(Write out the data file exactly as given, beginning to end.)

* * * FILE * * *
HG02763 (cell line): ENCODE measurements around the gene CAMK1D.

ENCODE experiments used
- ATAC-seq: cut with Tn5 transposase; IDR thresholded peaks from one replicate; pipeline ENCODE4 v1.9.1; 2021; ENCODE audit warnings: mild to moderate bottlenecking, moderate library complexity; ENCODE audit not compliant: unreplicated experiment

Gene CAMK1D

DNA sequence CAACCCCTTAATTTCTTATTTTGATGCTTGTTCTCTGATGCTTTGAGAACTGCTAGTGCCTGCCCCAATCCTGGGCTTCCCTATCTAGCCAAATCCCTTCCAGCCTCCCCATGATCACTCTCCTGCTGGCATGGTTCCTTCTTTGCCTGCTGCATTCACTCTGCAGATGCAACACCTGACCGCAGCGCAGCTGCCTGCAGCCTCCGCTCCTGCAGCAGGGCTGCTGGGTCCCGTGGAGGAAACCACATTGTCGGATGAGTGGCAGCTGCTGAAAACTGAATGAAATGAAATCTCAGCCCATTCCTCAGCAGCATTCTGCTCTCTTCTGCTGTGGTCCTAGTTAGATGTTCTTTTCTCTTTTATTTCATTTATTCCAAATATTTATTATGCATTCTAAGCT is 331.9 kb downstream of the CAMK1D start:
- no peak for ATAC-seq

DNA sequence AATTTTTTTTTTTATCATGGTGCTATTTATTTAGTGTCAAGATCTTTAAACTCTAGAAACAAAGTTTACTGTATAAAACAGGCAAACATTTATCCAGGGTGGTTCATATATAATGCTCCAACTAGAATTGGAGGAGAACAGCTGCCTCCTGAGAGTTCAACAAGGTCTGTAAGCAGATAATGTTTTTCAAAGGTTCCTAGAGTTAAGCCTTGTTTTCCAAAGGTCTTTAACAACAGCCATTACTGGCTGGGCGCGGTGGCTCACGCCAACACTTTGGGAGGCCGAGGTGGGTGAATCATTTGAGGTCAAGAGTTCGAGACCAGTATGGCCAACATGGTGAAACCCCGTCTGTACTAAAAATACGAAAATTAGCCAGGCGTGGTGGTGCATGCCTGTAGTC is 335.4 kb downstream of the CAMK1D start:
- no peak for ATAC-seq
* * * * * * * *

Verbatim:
HG02763 (cell line): ENCODE measurements around the gene CAMK1D.

ENCODE experiments used
- ATAC-seq: cut with Tn5 transposase; IDR thresholded peaks from one replicate; pipeline ENCODE4 v1.9.1; 2021; ENCODE audit warnings: mild to moderate bottlenecking, moderate library complexity; ENCODE audit not compliant: unreplicated experiment

Gene CAMK1D

DNA sequence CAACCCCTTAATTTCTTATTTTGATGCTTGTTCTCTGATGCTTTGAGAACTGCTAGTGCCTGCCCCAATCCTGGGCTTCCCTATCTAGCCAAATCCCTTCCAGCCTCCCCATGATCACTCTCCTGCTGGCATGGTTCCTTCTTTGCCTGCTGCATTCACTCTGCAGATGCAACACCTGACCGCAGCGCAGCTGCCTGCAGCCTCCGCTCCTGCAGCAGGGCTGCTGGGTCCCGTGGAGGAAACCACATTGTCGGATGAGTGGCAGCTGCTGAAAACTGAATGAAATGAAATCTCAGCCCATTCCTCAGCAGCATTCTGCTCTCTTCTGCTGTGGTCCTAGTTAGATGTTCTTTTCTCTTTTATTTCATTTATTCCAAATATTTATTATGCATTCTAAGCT is 331.9 kb downstream of the CAMK1D start:
- no peak for ATAC-seq

DNA sequence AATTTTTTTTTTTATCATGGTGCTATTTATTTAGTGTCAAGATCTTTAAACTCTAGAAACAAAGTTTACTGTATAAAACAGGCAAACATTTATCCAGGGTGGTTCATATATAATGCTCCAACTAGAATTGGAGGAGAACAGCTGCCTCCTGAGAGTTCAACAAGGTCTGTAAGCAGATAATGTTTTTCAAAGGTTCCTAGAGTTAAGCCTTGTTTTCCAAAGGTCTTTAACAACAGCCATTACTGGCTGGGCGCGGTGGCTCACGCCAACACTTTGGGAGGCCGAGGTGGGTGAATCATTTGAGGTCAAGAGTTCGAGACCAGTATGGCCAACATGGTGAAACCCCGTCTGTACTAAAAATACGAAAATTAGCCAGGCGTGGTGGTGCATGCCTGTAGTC is 335.4 kb downstream of the CAMK1D start:
- no peak for ATAC-seq